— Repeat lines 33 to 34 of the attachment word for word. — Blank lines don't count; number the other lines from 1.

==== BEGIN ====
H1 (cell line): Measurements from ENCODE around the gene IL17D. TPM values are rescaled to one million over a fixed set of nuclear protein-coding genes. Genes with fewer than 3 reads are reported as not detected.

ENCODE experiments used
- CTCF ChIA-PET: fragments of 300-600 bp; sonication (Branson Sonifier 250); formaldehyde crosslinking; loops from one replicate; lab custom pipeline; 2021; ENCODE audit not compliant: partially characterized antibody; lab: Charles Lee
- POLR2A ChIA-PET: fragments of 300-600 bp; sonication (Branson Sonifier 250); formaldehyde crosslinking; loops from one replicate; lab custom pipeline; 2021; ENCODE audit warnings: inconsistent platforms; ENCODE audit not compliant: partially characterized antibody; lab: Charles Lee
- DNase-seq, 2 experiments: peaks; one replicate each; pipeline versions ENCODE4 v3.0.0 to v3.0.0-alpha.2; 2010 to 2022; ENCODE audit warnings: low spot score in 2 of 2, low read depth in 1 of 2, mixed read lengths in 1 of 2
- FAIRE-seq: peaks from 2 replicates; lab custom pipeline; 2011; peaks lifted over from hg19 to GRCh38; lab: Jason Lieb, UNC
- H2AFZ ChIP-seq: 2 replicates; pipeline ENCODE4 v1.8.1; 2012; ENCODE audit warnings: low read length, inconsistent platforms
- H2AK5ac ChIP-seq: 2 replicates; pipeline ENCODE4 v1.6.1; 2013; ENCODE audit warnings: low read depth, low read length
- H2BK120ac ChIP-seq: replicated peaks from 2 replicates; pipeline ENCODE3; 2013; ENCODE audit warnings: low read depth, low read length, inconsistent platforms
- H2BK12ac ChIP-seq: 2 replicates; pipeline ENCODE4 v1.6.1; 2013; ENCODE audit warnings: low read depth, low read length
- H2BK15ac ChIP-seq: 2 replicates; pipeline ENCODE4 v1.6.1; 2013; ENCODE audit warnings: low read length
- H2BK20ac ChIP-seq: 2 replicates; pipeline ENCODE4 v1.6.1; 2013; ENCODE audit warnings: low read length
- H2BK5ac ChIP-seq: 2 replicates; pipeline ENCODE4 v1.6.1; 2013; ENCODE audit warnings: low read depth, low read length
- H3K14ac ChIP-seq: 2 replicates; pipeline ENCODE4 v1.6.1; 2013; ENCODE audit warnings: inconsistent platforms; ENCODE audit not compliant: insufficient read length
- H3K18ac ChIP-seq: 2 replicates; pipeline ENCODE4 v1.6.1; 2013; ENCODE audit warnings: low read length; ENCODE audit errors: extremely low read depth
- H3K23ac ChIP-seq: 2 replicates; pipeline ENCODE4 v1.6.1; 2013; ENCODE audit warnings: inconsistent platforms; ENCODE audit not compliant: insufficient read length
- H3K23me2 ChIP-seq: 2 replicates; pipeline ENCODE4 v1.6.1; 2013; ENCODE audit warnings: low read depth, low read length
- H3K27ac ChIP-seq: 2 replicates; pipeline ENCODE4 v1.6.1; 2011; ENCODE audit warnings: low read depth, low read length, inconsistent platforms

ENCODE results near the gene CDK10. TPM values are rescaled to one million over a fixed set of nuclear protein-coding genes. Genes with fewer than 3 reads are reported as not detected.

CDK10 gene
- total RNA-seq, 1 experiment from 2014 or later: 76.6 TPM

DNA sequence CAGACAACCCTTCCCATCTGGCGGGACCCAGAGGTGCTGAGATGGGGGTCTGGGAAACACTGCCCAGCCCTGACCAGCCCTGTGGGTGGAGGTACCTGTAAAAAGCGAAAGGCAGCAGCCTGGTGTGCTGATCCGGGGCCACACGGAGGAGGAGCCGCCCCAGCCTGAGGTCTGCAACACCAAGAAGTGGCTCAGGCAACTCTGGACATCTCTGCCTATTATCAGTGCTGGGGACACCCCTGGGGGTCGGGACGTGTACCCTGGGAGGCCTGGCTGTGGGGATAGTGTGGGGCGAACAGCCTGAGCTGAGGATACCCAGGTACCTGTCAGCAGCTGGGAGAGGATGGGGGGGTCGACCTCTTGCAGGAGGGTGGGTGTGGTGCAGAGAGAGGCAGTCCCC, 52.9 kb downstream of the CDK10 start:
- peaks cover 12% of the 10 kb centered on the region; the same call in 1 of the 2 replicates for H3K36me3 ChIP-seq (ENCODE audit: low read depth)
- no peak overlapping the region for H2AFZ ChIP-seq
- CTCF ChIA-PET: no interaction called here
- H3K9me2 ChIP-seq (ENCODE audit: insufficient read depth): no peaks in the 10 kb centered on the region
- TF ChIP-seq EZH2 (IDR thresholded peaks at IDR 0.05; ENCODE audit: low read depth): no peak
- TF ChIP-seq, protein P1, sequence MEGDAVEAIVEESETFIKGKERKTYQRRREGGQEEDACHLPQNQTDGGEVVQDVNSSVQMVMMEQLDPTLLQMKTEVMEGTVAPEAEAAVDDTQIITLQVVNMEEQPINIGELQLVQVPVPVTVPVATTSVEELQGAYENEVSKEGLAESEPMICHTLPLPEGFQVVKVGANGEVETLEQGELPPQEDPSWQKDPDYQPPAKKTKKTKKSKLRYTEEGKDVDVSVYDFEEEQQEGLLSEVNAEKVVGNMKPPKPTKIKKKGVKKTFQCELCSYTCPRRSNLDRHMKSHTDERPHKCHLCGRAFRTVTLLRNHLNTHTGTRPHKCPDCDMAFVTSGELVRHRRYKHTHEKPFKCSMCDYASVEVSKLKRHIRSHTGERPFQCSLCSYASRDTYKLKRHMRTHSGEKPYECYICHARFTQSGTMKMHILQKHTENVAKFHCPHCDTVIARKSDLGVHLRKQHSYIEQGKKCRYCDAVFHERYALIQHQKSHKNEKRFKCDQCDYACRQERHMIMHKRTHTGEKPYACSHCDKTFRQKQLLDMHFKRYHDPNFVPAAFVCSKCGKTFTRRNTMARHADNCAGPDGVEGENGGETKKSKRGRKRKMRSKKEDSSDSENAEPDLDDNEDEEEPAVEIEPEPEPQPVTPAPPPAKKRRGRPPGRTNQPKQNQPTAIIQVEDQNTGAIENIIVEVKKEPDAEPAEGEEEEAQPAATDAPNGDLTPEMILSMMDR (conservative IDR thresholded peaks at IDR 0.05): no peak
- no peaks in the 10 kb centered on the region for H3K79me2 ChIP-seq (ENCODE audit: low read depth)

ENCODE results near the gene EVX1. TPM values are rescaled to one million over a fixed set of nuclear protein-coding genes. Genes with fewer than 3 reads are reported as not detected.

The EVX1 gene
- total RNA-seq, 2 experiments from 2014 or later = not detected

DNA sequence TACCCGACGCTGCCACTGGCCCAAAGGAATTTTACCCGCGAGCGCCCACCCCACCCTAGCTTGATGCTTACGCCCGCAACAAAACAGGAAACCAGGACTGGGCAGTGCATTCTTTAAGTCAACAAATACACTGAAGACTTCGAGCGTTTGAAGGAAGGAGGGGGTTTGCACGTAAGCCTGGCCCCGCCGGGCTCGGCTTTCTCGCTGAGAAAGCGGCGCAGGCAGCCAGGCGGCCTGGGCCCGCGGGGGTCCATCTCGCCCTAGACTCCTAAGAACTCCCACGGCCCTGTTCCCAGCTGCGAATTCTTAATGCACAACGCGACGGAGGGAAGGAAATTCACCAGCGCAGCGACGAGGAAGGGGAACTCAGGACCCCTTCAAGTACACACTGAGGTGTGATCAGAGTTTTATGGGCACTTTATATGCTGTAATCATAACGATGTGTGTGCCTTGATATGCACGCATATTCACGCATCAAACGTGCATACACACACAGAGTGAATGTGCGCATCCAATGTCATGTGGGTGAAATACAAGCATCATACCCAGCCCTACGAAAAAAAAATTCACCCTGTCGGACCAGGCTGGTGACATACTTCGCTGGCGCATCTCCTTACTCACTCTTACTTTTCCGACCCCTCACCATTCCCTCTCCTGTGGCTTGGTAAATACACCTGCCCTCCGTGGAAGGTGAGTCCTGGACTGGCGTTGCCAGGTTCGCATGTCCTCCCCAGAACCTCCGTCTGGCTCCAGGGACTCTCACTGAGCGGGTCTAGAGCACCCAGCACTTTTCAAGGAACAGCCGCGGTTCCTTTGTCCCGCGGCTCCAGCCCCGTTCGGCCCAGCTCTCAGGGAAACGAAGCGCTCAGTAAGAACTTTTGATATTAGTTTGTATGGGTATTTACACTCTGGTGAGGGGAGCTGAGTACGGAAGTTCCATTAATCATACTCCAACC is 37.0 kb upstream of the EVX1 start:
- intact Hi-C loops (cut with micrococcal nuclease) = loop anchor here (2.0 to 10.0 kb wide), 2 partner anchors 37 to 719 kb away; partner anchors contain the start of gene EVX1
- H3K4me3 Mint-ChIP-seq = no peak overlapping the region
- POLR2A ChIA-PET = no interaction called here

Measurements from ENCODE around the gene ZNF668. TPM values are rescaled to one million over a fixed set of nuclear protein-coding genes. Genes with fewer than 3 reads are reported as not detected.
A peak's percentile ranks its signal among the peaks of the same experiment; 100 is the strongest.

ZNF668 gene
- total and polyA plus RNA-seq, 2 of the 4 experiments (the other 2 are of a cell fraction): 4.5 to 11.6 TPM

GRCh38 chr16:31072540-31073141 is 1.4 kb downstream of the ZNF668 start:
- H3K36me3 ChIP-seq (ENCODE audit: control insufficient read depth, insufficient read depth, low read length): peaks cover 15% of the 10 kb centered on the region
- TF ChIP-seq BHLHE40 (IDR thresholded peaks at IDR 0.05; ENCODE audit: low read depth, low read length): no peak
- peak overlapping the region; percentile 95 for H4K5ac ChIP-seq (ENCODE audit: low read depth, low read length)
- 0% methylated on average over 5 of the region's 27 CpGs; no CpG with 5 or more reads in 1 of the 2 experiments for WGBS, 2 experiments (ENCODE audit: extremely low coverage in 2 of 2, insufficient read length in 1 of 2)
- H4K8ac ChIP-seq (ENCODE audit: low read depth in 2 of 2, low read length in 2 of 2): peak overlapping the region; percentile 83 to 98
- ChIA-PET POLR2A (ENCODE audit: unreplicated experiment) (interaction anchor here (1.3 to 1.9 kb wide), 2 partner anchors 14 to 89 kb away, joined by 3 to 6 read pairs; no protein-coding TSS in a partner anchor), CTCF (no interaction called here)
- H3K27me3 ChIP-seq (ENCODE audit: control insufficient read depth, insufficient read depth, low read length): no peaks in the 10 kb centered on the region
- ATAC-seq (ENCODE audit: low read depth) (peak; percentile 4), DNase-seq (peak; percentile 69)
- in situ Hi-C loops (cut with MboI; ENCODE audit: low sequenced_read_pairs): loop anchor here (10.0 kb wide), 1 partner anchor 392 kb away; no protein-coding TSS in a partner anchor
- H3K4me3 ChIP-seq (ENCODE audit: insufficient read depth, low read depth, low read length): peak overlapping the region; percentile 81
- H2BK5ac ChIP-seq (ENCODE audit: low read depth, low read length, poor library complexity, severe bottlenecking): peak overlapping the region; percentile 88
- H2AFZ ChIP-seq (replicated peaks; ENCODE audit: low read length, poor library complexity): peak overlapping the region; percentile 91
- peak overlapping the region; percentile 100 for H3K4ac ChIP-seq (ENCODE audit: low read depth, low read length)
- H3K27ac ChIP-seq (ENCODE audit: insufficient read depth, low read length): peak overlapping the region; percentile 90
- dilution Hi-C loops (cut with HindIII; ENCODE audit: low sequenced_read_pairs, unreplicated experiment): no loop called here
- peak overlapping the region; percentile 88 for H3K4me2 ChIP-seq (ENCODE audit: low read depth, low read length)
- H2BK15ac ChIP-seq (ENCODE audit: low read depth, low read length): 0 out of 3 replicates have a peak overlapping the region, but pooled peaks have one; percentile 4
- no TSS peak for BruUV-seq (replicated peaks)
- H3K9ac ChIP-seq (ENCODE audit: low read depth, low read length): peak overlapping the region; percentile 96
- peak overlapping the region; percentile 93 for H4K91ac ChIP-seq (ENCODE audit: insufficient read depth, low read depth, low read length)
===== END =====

DNA sequence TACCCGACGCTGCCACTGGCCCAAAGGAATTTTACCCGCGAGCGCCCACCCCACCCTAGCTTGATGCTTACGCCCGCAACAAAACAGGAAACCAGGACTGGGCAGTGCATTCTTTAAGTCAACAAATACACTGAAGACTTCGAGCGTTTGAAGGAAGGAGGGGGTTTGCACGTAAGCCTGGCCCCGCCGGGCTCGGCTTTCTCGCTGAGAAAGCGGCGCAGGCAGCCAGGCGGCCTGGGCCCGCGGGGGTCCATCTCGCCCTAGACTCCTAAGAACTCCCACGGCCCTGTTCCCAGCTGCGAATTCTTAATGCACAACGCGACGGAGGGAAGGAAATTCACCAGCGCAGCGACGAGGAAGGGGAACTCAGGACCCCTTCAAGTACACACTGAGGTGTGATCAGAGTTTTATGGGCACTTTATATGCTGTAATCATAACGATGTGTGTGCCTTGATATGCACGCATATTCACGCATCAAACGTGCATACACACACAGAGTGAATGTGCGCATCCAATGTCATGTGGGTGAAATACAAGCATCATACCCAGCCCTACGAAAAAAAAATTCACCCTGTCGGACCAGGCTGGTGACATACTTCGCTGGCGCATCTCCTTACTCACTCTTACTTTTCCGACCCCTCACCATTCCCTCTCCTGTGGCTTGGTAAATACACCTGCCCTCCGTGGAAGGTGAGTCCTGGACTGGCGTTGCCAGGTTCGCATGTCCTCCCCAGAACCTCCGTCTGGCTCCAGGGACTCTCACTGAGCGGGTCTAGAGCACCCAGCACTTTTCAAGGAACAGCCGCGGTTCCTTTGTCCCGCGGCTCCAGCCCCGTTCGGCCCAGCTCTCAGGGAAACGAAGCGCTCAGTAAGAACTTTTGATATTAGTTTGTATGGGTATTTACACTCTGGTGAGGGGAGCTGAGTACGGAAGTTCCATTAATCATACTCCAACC is 37.0 kb upstream of the EVX1 start:
- intact Hi-C loops (cut with micrococcal nuclease) = loop anchor here (2.0 to 10.0 kb wide), 2 partner anchors 37 to 719 kb away; partner anchors contain the start of gene EVX1